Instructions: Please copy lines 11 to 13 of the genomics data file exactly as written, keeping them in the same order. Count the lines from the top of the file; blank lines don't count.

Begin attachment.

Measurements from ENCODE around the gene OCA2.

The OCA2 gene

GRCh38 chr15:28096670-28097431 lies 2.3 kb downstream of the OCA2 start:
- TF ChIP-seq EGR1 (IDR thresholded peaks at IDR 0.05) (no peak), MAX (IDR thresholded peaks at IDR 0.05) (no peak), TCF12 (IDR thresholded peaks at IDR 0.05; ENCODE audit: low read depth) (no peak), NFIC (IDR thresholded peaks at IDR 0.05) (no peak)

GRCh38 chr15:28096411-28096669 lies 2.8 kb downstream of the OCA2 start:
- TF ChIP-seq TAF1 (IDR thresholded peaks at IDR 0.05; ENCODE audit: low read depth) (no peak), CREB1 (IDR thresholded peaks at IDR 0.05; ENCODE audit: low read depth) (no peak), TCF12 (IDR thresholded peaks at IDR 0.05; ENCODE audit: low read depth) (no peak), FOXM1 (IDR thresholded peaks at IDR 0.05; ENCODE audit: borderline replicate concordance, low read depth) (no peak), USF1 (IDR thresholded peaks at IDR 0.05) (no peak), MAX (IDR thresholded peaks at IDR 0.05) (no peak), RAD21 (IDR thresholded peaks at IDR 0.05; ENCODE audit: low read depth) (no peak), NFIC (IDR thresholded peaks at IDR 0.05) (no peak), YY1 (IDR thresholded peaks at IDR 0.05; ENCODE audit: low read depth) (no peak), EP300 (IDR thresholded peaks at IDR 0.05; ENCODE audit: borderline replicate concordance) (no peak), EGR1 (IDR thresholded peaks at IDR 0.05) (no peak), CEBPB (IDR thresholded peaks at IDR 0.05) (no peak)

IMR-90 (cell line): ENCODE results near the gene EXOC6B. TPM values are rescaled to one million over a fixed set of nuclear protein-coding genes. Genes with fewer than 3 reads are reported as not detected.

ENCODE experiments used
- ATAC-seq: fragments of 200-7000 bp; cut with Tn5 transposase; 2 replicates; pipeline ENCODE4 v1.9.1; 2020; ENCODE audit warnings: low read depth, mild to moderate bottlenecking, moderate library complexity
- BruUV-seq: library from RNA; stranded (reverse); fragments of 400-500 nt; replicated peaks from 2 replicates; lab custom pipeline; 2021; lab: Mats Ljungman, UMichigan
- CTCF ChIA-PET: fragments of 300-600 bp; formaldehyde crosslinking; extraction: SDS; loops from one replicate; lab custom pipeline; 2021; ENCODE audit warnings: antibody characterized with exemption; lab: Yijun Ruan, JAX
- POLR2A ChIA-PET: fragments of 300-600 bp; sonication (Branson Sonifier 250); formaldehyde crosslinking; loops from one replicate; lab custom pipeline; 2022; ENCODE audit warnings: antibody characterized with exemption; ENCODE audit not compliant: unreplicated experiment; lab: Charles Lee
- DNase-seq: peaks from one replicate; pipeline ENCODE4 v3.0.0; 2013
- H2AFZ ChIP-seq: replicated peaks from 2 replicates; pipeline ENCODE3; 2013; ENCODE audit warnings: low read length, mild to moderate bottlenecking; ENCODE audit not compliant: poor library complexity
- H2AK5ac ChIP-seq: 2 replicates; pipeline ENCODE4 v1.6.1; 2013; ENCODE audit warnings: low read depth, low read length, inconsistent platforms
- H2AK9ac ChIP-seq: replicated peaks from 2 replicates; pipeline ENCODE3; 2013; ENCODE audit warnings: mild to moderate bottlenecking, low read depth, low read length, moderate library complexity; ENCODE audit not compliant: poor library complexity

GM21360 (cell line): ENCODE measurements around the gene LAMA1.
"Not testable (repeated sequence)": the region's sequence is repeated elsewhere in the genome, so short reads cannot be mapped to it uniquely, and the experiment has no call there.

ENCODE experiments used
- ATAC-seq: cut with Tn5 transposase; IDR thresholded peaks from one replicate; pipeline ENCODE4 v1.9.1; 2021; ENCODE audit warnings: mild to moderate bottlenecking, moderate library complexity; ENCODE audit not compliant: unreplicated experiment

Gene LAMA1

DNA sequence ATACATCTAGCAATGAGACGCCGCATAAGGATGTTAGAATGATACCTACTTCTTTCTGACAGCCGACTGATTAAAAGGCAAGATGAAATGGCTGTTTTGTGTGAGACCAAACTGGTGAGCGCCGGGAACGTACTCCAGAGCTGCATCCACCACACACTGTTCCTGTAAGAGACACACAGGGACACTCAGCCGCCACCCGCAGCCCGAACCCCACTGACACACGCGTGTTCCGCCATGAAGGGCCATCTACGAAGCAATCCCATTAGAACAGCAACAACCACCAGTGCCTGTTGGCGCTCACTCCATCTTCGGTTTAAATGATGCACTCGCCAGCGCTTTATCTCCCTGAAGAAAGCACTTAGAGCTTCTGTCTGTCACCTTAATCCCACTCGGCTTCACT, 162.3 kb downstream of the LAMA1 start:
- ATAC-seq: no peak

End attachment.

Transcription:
- CTCF ChIA-PET: fragments of 300-600 bp; formaldehyde crosslinking; extraction: SDS; loops from one replicate; lab custom pipeline; 2021; ENCODE audit warnings: antibody characterized with exemption; lab: Yijun Ruan, JAX
- POLR2A ChIA-PET: fragments of 300-600 bp; sonication (Branson Sonifier 250); formaldehyde crosslinking; loops from one replicate; lab custom pipeline; 2022; ENCODE audit warnings: antibody characterized with exemption; ENCODE audit not compliant: unreplicated experiment; lab: Charles Lee
- DNase-seq: peaks from one replicate; pipeline ENCODE4 v3.0.0; 2013